The Old Quarter softened at dusk. Shadows hid the grime, and the garish sovenier stands became festive, glittery beacons. Streetlamps spotlit the cafe tables, creating sidewalk tableaux of laughter, loneliness, affection. But the couple walking along the road was oblivious to everything but their own conversation. "You are so lost.".
"Shut up! I know where we're going."
"Uh huh. Like that time in Kerry?"
"That was totally different! Anyway, Kerry's streets are all messed up. That city was clearly designed by an inebriated ding-dong."*
For two days, Sam had been stuck in our hotel room with the plague. Which meant that for two days I got to run around Hanoi solo, bringing food and orange juice back at mealtimes. Or whenever I fortuitously stumbled across the hotel. I'm not that good with directions.
"You got lost on the train! There are only two possible directions to go on a train: right and left."
"I'm not talking to you anymore."
Now that Sam was back on his feet, I was trying to take him to an amazing bánh mì sandwich stand I'd discovered wholly by accident and then misplaced. It was only a few blocks from the hotel, but frankly, I can't navigate an empty room without an EXIT sign. So we were taking the long route. Sam, whose brain is essentially a GPS, might have been teasing me.
(We did find the stand eventually. It's at 25 Hang Ca Street. Touristy, but delicious. Have one for me, 'cause I may never find it again.)
The next morning, we woke with an entire vacation's eating to do and only hours until our flight. So we decided to seek professional guidance. Food tours are a great idea for getting your culinary bearings in a new city. We chose Hanoi Street Food Tour. They do walking tours several times a day for $20.00 a person.
To prepare, we read about street food tours in general. The biggest complaint was hygiene - there was too much of it. This is an odd bone of contention, I know, but bear with me. Many tour companies choose gentrified establishments instead of more authentic street eats, to avoid shocking tourists' sensibilities. But Hanoi Street Food Tours had an excellent reputation, and I hoped to avoid this.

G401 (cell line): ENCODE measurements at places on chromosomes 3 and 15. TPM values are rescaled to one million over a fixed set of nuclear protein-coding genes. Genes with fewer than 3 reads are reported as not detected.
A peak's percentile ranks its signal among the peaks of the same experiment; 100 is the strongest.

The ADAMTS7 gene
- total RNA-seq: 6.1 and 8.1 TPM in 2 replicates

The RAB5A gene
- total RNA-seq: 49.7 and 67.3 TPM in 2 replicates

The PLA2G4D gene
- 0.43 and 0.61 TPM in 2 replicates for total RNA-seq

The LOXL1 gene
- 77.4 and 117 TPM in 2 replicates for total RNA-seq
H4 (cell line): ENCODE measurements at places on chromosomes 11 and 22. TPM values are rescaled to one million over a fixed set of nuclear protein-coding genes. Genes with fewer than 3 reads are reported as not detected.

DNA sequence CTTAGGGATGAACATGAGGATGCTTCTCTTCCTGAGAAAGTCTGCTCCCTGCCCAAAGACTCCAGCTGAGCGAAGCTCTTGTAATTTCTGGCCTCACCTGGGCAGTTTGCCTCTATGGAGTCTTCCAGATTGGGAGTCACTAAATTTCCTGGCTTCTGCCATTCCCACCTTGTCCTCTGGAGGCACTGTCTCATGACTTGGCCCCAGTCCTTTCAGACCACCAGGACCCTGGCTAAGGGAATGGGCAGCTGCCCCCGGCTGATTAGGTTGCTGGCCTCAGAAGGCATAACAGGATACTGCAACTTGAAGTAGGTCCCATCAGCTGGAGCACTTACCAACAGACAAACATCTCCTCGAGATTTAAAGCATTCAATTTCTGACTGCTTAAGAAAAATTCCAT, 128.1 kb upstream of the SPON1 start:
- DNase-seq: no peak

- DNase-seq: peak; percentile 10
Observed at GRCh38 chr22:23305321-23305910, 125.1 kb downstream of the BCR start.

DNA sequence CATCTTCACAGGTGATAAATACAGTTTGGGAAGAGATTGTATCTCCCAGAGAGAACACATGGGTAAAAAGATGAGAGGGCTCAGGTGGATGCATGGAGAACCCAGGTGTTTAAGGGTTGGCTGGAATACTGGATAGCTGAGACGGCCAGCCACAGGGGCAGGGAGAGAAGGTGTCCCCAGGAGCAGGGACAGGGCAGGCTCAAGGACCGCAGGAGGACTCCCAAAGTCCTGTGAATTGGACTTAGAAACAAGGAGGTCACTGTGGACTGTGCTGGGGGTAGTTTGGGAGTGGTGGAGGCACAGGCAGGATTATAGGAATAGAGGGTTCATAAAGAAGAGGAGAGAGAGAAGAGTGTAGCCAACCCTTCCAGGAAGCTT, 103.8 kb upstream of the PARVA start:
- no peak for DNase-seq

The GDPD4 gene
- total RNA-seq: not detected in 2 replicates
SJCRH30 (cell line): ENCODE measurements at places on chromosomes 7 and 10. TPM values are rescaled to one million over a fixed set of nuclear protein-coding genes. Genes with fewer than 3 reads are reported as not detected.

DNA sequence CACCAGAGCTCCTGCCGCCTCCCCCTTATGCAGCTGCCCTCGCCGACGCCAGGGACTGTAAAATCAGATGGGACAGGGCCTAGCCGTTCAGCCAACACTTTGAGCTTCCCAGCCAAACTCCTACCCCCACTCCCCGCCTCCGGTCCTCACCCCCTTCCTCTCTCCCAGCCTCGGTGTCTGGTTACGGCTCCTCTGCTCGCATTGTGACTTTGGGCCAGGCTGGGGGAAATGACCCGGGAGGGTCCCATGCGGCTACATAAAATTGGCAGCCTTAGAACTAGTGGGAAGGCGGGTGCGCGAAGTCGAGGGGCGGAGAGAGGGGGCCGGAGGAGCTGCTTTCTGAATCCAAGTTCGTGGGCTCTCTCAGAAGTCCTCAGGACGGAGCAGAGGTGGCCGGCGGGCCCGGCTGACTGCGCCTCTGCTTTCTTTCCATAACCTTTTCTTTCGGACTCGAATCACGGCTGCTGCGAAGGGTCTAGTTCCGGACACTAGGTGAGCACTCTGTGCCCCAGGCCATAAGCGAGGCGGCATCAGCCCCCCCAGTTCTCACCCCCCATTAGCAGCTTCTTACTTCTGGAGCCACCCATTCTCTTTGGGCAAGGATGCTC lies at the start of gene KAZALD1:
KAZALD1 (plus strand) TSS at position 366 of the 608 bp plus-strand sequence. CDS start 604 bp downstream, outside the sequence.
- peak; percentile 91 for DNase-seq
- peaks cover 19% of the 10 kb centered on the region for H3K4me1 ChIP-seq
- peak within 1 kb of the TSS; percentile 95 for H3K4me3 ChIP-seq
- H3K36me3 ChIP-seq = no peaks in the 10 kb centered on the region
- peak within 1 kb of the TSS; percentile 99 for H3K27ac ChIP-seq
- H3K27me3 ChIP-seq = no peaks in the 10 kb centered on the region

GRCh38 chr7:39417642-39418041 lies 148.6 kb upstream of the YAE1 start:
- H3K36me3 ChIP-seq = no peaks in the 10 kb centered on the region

I was not heartened when we got to our first stop, a bún chả joint, and it was as far from street food as a restaurant could be.
But we'd paid our fare and were determined to give this a go. We followed our guide inside.
Bún chả is an iconic Hanoi dish: grilled pork patties with herbs, broth, and a plate of cold noodles (bún). Earlier in the trip, I had dragged an ailing Sam to eat bún chả at a less posh (but no less delicious) establishment. It was a grimy street stand, packed with locals and tourists and serving satisfyingly charred meats. But this food tour version was so disconcertingly civilized I felt underdressed.
Fortunately, things got more lowbrow at our next stop. I reveled as we plopped down on faded plastic chairs around a stunted table. We were right at the curb, elbows to the traffic. The stand served nộm bò khô, dried meat salad, and it was possibly the best thing I had the whole tour.
It featured strips of dried, spiced beef, and slices of sweet Chinese sausage, buried under pickled green papaya and roasted peanuts. I would fly back today for another serving, (especially since I haven't found nộm bò khô, in Saigon yet).
The tour continued for three straight hours of eating. Fortunately, we worked off some of the decadence by walking from food to food.
Outside St. Joseph's Cathedral we had bò bía, a crepe stuffed with sugar cane and dried coconut.
To keep things from getting too healthy, we hit a fried spring roll stand.
This was becoming an endurance challenge, but our next stop was for banh cuốn, rice paper crepes. And I was definitely going to make room for that.
Making the crepes takes skill, as we found out when the cook let us try to lift them off the drum-head steamer. She stuffed the delicate rice papers with minced pork, egg, and mushroom. They came with a side of fried eel.
After three hours, we were stuffed. But no meal is complete without dessert. So of course, we had three.
First we got lime-mint ice cream at a stand along Hoàn Kiếm Lake. It’s the oldest ice cream stand in Hanoi, and the desserts are made with rice milk.
Next, we had traditional chè, a tapioca pudding mixed with fruit like lychees, mango, and jackfruit.
The final treat was cà phê trứng, egg coffee. It’s creamier than a latte, with a dense cap of foam you could bounce a superball off. As with most Vietnamese coffees, cà phê trứng starts with a dark shot of highly-caffeinated rocket fuel. This is mixed with a foamy cream made of egg yolks, sugar, and condensed milk.
The tour was fantastic, and we would definitely recommend it.
We’re also going back to Hanoi this spring, and we hope to track down some of these places again. By “we,” I mean Sam, of course. Though I’m pretty sure I could find that bánh mì stand if I had a detailed map and a compass. Maybe.
*Dear City of Kerry, Sorry about that - I get defensive when lost. It's not your fault I can't handle corners that aren't ninety degrees. You're streets are lovely, and I'm sure your city planners are all delightful teetotalers.